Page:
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Climate Change Is Ruining Belgium’s Historic Beer Industry

Climate Change Is Ruining Belgium’s Historic Beer Industry



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Warmer autumns are making it increasingly difficult for Belgian brewers to produce their traditional lambic beers

Lambic, a traditional Belgian wheat beer, requires cool fall seasons, which is getting shorter every year.

An atypically warm autumn is forcing Belgian beer brewers to pause production as they wait for cooler weather, as breweries traditionally allow their beers to cool in the open, beginning at the end of October.

“We had to pour away three brews for today, Thursday and next Monday because the nighttime temperatures are currently at between 10 and 15 degrees Celsius (50 to 59 degrees Farenheit), which is far too warm,” owner Jean Van Roy told Agence France-Presse. Typically, sour lambic beers must be left in the open to cool, “so that it is naturally infused with the wild yeasts present in the air,” Van Roy of Brussel’s Cantillon craft brewery told the AFP.

“Climate change has been notable in the last 20 years, Van Roy said. “My grandfather, 50 years ago, brewed from mid-October until May — but I’ve never done that in my life, and I am in my 15th season.”

Now that global warming has effectively reduced Van Roy’s brewing season to five months, the difference between a few weeks can make or break the bank. “If we lose a week we can survive, but three weeks or more would be more complicated.”


Belgian cuisine

Belgian cuisine (Dutch: Belgische keuken French: Cuisine Belge German: Belgische Küche) is widely varied with significant regional variations while also reflecting the cuisines of neighbouring France, Germany and the Netherlands. It is sometimes said that Belgian food is served in the quantity of German cuisine but with the quality of French food. [1] [2] Outside the country, Belgium is best known for its chocolate, waffles, fries and beer.

Though Belgium has many distinctive national dishes, many internationally popular foods like hamburgers and spaghetti bolognese are also popular in Belgium, and most of what Belgians eat is also eaten in neighbouring countries. “Belgian cuisine” therefore usually refers to dishes of Belgian origin, or those considered typically Belgian.

Belgian cuisine traditionally prizes regional and seasonal ingredients. Ingredients typical in Belgian dishes include potatoes, leeks, grey shrimp, white asparagus, Belgian endives and local beer, in addition to common European staples including meat, cheese and butter. Belgians typically eat four meals a day, with a light breakfast, medium lunch, a snack, and a large dinner.

Belgium has a plethora of dishes and products that are local to a specific area. Examples include waterzooi from Ghent, couque biscuit from the town of Dinant, and tarte au riz from Verviers. While their local origins are acknowledged, most such dishes are enjoyed throughout Belgium.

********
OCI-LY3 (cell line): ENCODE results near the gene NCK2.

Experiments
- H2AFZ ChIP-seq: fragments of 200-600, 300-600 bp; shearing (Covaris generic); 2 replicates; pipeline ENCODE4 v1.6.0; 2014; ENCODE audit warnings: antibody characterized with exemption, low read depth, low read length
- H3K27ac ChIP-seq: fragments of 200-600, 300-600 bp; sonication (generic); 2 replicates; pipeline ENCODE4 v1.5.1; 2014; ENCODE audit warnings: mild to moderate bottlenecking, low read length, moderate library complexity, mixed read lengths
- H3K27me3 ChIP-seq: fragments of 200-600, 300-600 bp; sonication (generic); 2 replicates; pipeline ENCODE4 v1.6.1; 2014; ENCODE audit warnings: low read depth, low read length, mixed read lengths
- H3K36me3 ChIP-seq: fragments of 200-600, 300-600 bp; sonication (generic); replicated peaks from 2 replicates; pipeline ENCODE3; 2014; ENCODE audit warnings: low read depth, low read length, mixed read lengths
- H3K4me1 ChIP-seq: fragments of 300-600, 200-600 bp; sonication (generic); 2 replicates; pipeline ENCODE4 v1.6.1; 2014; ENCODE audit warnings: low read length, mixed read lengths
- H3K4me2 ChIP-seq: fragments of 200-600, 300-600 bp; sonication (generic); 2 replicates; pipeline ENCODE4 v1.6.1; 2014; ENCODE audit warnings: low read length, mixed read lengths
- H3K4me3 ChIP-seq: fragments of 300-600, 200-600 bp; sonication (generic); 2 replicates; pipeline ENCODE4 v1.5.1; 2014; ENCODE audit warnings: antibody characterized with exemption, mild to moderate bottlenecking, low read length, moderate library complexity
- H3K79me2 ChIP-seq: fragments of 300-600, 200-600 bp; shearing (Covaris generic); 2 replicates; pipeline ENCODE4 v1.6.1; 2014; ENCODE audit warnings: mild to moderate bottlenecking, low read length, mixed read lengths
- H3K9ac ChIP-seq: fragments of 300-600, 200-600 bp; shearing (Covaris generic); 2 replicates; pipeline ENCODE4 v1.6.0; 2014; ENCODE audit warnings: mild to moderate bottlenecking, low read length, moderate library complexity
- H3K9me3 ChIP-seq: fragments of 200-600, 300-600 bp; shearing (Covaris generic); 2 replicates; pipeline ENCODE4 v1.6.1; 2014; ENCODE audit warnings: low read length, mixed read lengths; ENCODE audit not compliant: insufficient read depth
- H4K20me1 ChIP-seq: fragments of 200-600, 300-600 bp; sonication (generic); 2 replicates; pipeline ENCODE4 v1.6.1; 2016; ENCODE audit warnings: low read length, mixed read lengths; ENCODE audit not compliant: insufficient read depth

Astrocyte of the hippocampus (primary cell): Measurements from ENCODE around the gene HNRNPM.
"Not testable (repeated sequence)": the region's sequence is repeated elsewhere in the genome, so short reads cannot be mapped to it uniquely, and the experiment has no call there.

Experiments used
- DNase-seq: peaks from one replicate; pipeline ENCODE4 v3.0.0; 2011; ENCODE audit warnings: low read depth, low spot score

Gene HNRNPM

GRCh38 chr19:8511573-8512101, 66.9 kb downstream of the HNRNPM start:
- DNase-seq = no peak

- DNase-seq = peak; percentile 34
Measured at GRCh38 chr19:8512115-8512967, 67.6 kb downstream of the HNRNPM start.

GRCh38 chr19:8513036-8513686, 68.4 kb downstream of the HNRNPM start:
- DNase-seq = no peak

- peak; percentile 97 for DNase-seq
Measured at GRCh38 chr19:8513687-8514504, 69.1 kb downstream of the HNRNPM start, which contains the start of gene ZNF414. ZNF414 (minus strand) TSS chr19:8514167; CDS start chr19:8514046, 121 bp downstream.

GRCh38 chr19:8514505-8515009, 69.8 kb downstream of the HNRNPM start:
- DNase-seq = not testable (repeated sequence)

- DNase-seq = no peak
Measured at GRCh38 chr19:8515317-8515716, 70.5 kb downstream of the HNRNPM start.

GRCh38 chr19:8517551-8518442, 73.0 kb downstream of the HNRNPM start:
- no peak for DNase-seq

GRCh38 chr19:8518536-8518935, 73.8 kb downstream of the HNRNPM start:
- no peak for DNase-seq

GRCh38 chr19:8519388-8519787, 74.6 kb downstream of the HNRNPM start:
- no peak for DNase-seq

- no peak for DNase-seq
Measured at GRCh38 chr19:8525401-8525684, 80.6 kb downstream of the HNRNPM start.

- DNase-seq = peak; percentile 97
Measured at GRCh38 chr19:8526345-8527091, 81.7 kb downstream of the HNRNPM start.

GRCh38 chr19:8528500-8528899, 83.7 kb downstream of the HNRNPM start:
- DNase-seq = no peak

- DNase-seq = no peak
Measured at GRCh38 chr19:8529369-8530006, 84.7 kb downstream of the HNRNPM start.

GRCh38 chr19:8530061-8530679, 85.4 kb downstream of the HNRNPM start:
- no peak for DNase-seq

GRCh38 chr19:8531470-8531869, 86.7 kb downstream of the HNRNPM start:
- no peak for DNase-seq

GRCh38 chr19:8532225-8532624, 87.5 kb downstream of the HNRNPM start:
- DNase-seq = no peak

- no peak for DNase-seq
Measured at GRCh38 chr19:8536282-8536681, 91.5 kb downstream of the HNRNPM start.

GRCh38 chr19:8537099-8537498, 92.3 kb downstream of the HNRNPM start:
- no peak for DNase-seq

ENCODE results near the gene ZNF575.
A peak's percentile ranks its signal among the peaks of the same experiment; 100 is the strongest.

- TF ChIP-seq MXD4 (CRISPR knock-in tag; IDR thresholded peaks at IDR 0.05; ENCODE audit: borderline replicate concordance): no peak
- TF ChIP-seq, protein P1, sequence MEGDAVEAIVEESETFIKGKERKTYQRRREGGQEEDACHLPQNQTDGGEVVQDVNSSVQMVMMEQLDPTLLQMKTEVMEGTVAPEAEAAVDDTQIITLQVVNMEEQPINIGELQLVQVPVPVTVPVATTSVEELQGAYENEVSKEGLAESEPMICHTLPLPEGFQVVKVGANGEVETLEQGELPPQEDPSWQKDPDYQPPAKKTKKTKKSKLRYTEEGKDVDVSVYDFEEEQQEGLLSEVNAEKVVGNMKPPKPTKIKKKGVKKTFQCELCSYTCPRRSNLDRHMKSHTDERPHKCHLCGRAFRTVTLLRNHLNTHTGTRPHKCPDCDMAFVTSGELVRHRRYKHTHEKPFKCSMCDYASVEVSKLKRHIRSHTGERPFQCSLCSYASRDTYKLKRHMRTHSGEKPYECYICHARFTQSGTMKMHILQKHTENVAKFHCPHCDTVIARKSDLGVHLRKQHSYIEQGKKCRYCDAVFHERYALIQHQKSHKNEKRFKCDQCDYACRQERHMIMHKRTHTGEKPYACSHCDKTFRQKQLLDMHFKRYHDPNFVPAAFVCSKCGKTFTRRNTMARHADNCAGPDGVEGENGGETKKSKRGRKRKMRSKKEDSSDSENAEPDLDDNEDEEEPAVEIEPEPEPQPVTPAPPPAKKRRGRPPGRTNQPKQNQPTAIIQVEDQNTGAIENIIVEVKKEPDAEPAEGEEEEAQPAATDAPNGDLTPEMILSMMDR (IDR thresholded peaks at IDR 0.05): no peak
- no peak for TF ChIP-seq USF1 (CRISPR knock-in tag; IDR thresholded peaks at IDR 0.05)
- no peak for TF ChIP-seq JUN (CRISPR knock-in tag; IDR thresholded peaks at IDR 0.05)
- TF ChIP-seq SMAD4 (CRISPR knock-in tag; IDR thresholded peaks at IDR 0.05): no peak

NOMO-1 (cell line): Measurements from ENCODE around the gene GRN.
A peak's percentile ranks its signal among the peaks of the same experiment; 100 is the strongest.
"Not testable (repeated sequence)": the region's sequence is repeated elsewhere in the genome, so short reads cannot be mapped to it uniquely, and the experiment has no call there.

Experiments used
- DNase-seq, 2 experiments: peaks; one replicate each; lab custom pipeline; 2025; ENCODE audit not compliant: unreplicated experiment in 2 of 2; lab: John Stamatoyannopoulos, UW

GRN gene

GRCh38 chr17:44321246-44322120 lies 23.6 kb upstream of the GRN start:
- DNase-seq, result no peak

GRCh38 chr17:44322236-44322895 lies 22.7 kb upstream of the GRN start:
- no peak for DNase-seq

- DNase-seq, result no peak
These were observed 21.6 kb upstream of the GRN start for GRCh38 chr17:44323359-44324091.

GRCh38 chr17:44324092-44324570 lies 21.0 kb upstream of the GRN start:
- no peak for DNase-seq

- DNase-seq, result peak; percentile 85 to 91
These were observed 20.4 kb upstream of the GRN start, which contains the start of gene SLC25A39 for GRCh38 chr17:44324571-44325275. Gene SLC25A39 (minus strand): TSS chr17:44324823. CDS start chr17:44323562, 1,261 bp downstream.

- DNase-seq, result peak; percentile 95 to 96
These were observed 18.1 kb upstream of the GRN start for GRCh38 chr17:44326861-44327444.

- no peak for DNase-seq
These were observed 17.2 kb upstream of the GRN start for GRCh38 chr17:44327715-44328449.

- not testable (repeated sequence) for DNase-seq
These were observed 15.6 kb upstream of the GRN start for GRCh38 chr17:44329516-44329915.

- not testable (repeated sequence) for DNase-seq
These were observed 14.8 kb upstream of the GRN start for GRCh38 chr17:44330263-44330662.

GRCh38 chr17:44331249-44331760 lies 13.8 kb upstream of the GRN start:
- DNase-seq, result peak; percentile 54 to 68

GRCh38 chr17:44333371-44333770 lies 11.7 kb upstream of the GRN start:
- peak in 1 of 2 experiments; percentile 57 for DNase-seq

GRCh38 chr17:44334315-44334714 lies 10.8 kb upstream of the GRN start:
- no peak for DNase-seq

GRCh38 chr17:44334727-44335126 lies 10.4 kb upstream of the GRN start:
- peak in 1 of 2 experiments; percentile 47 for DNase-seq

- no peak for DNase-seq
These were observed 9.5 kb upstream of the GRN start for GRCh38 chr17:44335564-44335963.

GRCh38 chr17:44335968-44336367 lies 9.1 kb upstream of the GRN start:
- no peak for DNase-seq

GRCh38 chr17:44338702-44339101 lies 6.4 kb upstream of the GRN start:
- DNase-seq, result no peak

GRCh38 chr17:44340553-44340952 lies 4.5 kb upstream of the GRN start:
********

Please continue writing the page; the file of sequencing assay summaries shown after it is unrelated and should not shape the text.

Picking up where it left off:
Belgian cuisine

Belgian cuisine (Dutch: Belgische keuken French: Cuisine Belge German: Belgische Küche) is widely varied with significant regional variations while also reflecting the cuisines of neighbouring France, Germany and the Netherlands. It is sometimes said that Belgian food is served in the quantity of German cuisine but with the quality of French food. [1] [2] Outside the country, Belgium is best known for its chocolate, waffles, fries and beer.

Though Belgium has many distinctive national dishes, many internationally popular foods like hamburgers and spaghetti bolognese are also popular in Belgium, and most of what Belgians eat is also eaten in neighbouring countries. “Belgian cuisine” therefore usually refers to dishes of Belgian origin, or those considered typically Belgian.

Belgian cuisine traditionally prizes regional and seasonal ingredients. Ingredients typical in Belgian dishes include potatoes, leeks, grey shrimp, white asparagus, Belgian endives and local beer, in addition to common European staples including meat, cheese and butter. Belgians typically eat four meals a day, with a light breakfast, medium lunch, a snack, and a large dinner.

Belgium has a plethora of dishes and products that are local to a specific area. Examples include waterzooi from Ghent, couque biscuit from the town of Dinant, and tarte au riz from Verviers. While their local origins are acknowledged, most such dishes are enjoyed throughout Belgium.


Belgian cuisine

Belgian cuisine (Dutch: Belgische keuken French: Cuisine Belge German: Belgische Küche) is widely varied with significant regional variations while also reflecting the cuisines of neighbouring France, Germany and the Netherlands. It is sometimes said that Belgian food is served in the quantity of German cuisine but with the quality of French food. [1] [2] Outside the country, Belgium is best known for its chocolate, waffles, fries and beer.

Though Belgium has many distinctive national dishes, many internationally popular foods like hamburgers and spaghetti bolognese are also popular in Belgium, and most of what Belgians eat is also eaten in neighbouring countries. “Belgian cuisine” therefore usually refers to dishes of Belgian origin, or those considered typically Belgian.